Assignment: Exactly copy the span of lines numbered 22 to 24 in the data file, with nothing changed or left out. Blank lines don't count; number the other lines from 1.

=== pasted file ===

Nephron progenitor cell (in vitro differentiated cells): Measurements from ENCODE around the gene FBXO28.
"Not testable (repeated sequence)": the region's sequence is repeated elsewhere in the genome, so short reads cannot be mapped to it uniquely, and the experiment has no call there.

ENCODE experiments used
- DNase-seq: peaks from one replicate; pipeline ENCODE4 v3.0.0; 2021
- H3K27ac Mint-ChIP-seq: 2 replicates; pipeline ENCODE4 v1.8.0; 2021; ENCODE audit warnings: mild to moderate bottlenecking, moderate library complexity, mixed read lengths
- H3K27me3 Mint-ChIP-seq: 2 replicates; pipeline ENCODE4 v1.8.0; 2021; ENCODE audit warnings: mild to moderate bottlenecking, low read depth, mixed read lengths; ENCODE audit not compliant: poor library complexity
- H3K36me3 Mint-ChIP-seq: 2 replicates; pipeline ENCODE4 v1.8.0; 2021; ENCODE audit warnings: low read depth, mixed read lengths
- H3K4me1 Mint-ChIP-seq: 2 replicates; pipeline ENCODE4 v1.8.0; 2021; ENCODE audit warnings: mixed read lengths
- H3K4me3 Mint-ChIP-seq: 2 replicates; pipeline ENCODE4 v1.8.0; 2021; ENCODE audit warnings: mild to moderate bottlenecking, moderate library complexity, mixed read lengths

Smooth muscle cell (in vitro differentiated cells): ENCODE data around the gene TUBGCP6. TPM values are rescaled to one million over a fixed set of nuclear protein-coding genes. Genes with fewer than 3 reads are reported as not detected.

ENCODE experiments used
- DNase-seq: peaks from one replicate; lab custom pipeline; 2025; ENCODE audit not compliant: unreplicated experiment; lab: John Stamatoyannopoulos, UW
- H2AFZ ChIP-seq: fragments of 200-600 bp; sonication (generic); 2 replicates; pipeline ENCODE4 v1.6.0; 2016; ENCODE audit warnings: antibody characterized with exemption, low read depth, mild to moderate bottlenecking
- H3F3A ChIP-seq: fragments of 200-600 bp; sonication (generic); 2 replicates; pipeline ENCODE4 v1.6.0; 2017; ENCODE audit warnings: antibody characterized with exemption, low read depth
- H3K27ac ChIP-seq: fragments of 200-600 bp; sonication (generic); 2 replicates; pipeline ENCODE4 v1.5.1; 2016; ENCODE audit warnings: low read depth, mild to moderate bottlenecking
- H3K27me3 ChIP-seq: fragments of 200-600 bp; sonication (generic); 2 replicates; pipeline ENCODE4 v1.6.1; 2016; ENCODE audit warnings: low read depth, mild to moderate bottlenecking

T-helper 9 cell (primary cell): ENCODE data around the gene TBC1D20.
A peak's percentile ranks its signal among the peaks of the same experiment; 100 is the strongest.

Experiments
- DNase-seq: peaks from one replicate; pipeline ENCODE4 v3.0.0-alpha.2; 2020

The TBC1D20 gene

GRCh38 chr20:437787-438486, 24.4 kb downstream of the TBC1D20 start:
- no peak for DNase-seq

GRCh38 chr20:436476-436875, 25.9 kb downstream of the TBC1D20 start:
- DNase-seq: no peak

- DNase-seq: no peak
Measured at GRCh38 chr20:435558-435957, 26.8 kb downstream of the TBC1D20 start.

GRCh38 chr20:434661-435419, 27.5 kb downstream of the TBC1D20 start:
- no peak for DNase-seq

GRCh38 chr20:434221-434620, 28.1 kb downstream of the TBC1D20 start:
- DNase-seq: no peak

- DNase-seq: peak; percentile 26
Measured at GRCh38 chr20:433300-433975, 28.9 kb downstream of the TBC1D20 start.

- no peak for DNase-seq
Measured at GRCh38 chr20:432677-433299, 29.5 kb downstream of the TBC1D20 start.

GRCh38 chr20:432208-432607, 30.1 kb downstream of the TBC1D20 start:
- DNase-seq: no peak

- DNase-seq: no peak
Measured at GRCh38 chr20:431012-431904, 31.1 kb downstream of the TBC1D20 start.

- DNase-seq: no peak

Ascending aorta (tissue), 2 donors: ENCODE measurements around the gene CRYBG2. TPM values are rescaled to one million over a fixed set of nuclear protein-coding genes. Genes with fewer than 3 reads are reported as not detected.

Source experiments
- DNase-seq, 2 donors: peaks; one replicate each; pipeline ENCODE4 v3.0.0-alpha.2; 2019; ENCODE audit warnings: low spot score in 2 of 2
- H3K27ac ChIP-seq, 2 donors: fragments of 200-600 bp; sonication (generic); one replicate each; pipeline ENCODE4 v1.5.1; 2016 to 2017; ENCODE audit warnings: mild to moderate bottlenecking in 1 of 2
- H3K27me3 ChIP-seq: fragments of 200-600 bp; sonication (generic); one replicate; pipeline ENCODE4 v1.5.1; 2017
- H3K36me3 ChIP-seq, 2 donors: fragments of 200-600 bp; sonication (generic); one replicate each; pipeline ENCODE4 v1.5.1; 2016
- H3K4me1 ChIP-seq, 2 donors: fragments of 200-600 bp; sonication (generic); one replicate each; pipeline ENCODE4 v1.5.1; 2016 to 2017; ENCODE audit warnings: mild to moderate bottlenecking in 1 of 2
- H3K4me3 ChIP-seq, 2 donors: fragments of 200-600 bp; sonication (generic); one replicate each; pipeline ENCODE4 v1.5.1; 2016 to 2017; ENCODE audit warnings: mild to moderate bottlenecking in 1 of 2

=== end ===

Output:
GRCh38 chr20:437787-438486, 24.4 kb downstream of the TBC1D20 start:
- no peak for DNase-seq

GRCh38 chr20:436476-436875, 25.9 kb downstream of the TBC1D20 start: